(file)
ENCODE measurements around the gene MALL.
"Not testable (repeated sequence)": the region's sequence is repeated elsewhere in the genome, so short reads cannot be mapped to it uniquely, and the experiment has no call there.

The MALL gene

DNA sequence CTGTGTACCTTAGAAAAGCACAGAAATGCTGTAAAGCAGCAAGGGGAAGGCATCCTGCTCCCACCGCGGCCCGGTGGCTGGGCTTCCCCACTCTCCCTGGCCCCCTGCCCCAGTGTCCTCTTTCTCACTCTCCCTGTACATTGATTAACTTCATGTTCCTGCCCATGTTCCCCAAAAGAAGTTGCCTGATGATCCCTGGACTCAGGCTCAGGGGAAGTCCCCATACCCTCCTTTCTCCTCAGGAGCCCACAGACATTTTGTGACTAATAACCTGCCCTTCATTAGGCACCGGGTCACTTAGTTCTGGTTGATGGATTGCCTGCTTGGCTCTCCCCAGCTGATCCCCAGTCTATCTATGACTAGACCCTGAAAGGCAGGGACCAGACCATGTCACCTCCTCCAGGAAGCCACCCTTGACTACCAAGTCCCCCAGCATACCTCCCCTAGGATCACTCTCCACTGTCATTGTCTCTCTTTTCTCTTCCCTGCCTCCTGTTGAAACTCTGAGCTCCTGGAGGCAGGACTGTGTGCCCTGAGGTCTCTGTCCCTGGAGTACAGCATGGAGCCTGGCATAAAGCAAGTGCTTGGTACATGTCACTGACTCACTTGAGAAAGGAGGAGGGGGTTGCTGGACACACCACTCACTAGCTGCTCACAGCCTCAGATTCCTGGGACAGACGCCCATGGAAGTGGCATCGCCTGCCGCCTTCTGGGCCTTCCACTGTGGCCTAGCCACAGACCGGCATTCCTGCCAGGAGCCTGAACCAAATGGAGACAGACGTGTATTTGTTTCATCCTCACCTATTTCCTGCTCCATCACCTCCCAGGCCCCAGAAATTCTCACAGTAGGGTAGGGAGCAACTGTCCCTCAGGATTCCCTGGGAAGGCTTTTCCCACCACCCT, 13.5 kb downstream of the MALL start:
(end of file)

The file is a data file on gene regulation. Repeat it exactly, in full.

ENCODE measurements around the gene MALL.
"Not testable (repeated sequence)": the region's sequence is repeated elsewhere in the genome, so short reads cannot be mapped to it uniquely, and the experiment has no call there.

The MALL gene

DNA sequence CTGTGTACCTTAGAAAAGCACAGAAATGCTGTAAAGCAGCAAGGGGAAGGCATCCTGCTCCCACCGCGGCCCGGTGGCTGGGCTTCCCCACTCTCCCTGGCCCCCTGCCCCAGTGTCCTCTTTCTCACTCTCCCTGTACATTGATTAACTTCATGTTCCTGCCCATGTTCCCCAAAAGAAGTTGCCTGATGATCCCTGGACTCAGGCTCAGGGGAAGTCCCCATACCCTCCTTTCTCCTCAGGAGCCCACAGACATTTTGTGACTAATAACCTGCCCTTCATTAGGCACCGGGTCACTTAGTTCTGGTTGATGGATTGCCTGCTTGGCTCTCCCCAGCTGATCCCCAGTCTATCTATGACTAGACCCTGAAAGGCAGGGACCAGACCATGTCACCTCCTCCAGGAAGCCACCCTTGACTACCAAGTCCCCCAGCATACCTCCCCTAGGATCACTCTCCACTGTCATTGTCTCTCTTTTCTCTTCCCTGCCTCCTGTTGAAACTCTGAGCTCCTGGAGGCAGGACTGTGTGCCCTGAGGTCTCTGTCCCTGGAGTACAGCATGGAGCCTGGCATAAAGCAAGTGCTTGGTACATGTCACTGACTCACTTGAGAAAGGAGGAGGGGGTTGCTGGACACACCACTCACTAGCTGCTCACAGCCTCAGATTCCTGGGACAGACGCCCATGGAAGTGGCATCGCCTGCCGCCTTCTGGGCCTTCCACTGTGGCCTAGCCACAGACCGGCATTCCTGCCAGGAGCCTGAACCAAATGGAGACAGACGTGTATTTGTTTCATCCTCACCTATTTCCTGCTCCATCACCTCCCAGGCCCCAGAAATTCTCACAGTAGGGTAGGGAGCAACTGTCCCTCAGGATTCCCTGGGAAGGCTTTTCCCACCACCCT, 13.5 kb downstream of the MALL start: